"That night, Sara sat in Amy's library for hours, thinking about how tragic it was that the written word was immortal while people were not, and grieving for her, the woman she had never met."
~ from Katarina Bivald's The Readers of Broken Wheel Recommend
The Readers of Broken Wheel Recommend by Katarina BivaldLike The Storied Life of A.J. Fikry or The Guernsey Literary and Potato Peel Pie Society, this is a book for bibliophiles. Sara Lindqvist is a Swede visiting Broken Wheel, Iowa, to meet her penpal, Amy, whom she knows only through letters and the books they've exchanged. Unfortunately, the day Sara arrives is also the day of Amy's funeral. To honor her, Sara decides to open a bookshop in one of the town's abandoned storefronts, with unanticipated results. A bit of romance and plenty of quirky characters round out this endearing debut novel.
A Dictionary of Mutual Understanding by Jackie CopletonIn 1945, Amaterasu Takahashi lost her daughter and grandson in the bombing of Nagasaki. Nearly 40 years later, Amaterasu is widowed and lonely in Pennsylvania, taking solace in alcohol, when a disfigured man arrives, claiming to be her grandson. He's also in possession of a cache of letters to his mother from the man who adopted him that changes Amaterasu's understanding of painful events of the past. Deliberately paced, this debut novel incorporates letters and diary entries, and is set as much in Amaterasu's youth as it is in her current life.
Like Family by Paolo GiordanoMrs. A came into the unnamed narrator's life when his wife was put on bedrest during her pregnancy. Hired as a housekeeper, she stays on as nanny but really resembles a family member; all three come to depend upon her calm nature, amiable stories, and gentle guidance. When after several years she retires before quickly succumbing to terminal cancer, the family is left adrift. A short novel told from the point of view of a rather detached scientist, Like Family examines the bonds that make up a family and the painful consequences of loss.
A Moment of Silence: Midnight III by Sister SouljahIn this hefty 3rd installment in the Midnight series, the young Sudanese Muslim has returned to the U.S. to live with his two wives, his mother, and his sister. Surrounded by those who neither understand nor appreciate his drive, his faith, or his culture, Midnight is under a lot of pressure, and in a moment of rage he risks losing all he's worked to achieve... Steamy moments between Midnight and his wives heat up the novel, while Midnight's stint in prison allows for reflections on the obstacles facing black communities. And, fans of The Coldest Winter Ever (for which the Midnight novels are prequels) will relish Ricky Santiaga's appearance on the scene.
Two Across: A Novel by Jeffrey BartschVera and Stanley met as awkward teenagers when they shared the prize at the National Spelling Bee in Washington, D.C. Each from difficult families, their friendship strengthens over the years until they decide on a fake marriage that would solve some of their problems. This, of course, just leads to other problems, since Vera actually is in love with Stanley...and Stanley, while indubitably brainy, doesn't understand his own feelings. A sweet, leisurely paced debut, this love story will appeal to fans of crosswords (Stanley's passion), character transformations, and stories that span a long period of time.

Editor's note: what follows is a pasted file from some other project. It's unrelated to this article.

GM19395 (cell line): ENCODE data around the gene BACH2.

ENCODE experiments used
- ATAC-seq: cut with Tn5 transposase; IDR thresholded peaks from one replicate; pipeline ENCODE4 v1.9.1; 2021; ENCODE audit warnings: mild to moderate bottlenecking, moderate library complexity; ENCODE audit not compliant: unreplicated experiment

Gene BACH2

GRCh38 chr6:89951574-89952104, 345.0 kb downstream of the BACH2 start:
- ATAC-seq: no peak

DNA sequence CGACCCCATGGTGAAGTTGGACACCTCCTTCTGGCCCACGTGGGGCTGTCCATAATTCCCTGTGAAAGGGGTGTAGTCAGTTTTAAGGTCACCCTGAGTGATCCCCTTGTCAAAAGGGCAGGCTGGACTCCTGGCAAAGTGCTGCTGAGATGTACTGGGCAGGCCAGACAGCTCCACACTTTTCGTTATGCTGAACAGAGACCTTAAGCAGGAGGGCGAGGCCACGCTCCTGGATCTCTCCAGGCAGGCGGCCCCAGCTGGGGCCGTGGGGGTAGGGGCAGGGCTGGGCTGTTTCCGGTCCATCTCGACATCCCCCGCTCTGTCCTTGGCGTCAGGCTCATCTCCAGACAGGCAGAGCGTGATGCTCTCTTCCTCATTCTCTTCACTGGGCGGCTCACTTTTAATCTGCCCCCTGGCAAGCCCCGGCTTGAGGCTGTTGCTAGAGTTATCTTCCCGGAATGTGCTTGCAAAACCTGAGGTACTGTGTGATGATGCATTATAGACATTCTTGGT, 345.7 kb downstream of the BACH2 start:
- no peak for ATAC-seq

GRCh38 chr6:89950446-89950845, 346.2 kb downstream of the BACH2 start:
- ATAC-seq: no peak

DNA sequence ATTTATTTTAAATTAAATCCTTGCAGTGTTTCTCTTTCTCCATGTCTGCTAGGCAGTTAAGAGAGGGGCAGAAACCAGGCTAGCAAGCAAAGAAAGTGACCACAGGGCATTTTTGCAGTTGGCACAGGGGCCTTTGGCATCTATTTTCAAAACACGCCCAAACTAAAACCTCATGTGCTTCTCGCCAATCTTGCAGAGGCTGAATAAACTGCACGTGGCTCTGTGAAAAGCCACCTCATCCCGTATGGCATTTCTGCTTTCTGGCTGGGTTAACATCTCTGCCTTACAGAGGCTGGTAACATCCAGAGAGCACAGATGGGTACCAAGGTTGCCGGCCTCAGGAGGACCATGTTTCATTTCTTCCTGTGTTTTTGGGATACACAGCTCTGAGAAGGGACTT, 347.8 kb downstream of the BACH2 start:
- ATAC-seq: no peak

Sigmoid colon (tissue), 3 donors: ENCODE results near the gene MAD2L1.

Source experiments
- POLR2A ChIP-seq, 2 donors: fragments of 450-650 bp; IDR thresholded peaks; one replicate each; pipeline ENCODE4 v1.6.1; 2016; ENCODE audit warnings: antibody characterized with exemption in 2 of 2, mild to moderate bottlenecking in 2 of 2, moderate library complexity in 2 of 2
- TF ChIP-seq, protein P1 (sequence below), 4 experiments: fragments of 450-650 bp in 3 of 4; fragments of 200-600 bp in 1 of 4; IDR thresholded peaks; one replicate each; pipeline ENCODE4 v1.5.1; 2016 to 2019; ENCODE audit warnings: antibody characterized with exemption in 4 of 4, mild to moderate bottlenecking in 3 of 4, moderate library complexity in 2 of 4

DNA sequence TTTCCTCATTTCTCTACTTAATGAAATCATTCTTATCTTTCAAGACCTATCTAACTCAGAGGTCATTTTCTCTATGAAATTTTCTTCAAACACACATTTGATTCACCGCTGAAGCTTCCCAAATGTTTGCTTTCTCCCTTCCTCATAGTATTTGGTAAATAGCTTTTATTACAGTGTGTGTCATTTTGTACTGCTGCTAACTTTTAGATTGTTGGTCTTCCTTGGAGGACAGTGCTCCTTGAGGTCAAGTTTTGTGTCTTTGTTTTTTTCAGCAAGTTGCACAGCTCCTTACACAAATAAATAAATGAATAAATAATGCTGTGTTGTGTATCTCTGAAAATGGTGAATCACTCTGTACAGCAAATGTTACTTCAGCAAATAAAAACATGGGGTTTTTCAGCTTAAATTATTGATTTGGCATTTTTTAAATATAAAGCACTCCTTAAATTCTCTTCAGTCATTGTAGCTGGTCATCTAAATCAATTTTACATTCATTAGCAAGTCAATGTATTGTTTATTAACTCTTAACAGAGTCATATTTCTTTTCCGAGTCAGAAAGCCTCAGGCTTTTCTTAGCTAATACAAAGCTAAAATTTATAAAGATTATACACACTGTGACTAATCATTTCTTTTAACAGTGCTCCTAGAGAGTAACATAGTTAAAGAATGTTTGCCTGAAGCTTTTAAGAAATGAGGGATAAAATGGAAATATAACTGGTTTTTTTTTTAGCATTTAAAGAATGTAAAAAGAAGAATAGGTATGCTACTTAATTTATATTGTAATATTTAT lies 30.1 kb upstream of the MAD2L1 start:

Holy Cow by David DuchovnyIn this "modern-day dairy tale," the main character is a cow -- Elsie Bovary, to be precise. She's got excellent grammar, a low opinion of the conversational skills of kangaroos, and no love for roosters. She's a very smart cow, is what we're saying, and she's shocked when she learns how cows are slaughtered. Along with a Jewish pig and a tech-savvy turkey, she decides to leave the farm in search of tolerance and understanding (India for her, and Israel and Turkey for the other two respectively). Now all they need are disguises and some passports... Off-beat and slyly humorous, this debut from television actor David Duchovny will be joined in April by a second novel on an entirely different topic.
Our Endless Numbered Days by Claire FullerPeggy Hillcoat is only eight years old when her father takes her from their London home to live deep in a European forest, where he proclaims that her mother and the rest of civilization have been wiped out. After nine years of subsisting on what the forest has to offer, she finds evidence of other human life, which eventually leads to her reconciliation with her mother. Badly damaged -- both physically and emotionally -- Peggy is hiding more than one secret, and readers who enjoy gradual reveals will appreciate this compelling debut and its child-like heroine.
Where All Light Tends to Go by David JoyThis debut novel joins others in the increasingly popular genre of country noir (think stories by Ron Rash or Daniel Woodrell), complete with a looming sense of doom. Jacob McNeely works, against his will, for his father's meth ring in a poor North Carolina town, but he wants a better life for himself and the girl he loves. Efforts to make it happen, however, ensnare him ever deeper in his family's business. "Engaging characters, a well-realized setting, and poetic prose" are among the highlights of this suspenseful novel, says Publishers Weekly.
Before I Go by Colleen OakleyThe day before her third cancer-free anniversary, Daisy Richmond learns that the cancer is back and she likely has only months to live. Though she's stricken by her diagnosis, she's equally worried about how her husband will handle her death, and sets about finding a new wife for him. Though an incredibly emotional read (you'll want to have tissues handy), debut author Colleen Oakley includes plenty of humor in this tale of the different ways that humans handle grief.
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